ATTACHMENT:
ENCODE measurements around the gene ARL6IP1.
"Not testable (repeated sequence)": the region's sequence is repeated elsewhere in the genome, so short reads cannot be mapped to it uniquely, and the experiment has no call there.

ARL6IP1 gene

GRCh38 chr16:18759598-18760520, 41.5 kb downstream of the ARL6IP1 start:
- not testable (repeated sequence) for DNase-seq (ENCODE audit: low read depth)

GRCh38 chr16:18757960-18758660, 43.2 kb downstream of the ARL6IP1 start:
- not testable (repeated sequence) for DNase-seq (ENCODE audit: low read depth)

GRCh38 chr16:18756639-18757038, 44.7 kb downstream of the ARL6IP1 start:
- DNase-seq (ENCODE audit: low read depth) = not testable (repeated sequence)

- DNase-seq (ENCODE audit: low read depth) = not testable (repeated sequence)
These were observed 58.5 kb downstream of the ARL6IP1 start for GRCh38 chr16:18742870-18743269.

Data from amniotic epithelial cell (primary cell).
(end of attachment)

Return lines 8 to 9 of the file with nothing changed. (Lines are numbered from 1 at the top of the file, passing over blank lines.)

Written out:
GRCh38 chr16:18756639-18757038, 44.7 kb downstream of the ARL6IP1 start:
- DNase-seq (ENCODE audit: low read depth) = not testable (repeated sequence)